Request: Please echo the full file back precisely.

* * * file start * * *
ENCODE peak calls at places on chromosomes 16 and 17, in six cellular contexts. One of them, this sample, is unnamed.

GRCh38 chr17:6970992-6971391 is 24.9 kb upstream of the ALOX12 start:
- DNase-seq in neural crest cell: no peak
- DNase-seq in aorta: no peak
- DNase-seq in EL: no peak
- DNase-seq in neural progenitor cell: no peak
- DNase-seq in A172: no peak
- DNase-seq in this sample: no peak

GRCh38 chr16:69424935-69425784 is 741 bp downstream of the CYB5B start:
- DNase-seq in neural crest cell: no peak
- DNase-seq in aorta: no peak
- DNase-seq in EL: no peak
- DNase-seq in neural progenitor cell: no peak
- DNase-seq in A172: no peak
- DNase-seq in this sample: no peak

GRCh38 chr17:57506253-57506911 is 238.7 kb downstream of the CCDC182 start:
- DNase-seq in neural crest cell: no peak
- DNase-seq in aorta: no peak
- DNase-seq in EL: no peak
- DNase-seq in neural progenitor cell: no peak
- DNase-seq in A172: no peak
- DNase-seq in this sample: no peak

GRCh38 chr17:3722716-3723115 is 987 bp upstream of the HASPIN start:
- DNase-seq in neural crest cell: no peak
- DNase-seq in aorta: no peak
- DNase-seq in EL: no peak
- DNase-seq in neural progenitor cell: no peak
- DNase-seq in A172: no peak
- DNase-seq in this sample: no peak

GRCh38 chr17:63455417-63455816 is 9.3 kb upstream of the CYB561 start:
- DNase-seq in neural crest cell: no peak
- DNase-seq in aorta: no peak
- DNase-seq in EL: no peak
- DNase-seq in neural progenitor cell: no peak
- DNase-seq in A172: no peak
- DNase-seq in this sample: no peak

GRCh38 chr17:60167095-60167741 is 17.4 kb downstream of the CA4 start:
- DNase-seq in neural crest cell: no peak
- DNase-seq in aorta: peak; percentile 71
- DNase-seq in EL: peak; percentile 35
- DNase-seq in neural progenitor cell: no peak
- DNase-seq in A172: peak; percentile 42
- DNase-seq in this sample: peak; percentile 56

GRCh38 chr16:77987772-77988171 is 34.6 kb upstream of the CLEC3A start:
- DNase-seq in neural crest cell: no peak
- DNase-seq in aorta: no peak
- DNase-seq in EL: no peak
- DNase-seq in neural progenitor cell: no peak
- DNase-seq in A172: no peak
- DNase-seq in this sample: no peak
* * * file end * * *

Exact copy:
ENCODE peak calls at places on chromosomes 16 and 17, in six cellular contexts. One of them, this sample, is unnamed.

GRCh38 chr17:6970992-6971391 is 24.9 kb upstream of the ALOX12 start:
- DNase-seq in neural crest cell: no peak
- DNase-seq in aorta: no peak
- DNase-seq in EL: no peak
- DNase-seq in neural progenitor cell: no peak
- DNase-seq in A172: no peak
- DNase-seq in this sample: no peak

GRCh38 chr16:69424935-69425784 is 741 bp downstream of the CYB5B start:
- DNase-seq in neural crest cell: no peak
- DNase-seq in aorta: no peak
- DNase-seq in EL: no peak
- DNase-seq in neural progenitor cell: no peak
- DNase-seq in A172: no peak
- DNase-seq in this sample: no peak

GRCh38 chr17:57506253-57506911 is 238.7 kb downstream of the CCDC182 start:
- DNase-seq in neural crest cell: no peak
- DNase-seq in aorta: no peak
- DNase-seq in EL: no peak
- DNase-seq in neural progenitor cell: no peak
- DNase-seq in A172: no peak
- DNase-seq in this sample: no peak

GRCh38 chr17:3722716-3723115 is 987 bp upstream of the HASPIN start:
- DNase-seq in neural crest cell: no peak
- DNase-seq in aorta: no peak
- DNase-seq in EL: no peak
- DNase-seq in neural progenitor cell: no peak
- DNase-seq in A172: no peak
- DNase-seq in this sample: no peak

GRCh38 chr17:63455417-63455816 is 9.3 kb upstream of the CYB561 start:
- DNase-seq in neural crest cell: no peak
- DNase-seq in aorta: no peak
- DNase-seq in EL: no peak
- DNase-seq in neural progenitor cell: no peak
- DNase-seq in A172: no peak
- DNase-seq in this sample: no peak

GRCh38 chr17:60167095-60167741 is 17.4 kb downstream of the CA4 start:
- DNase-seq in neural crest cell: no peak
- DNase-seq in aorta: peak; percentile 71
- DNase-seq in EL: peak; percentile 35
- DNase-seq in neural progenitor cell: no peak
- DNase-seq in A172: peak; percentile 42
- DNase-seq in this sample: peak; percentile 56

GRCh38 chr16:77987772-77988171 is 34.6 kb upstream of the CLEC3A start:
- DNase-seq in neural crest cell: no peak
- DNase-seq in aorta: no peak
- DNase-seq in EL: no peak
- DNase-seq in neural progenitor cell: no peak
- DNase-seq in A172: no peak
- DNase-seq in this sample: no peak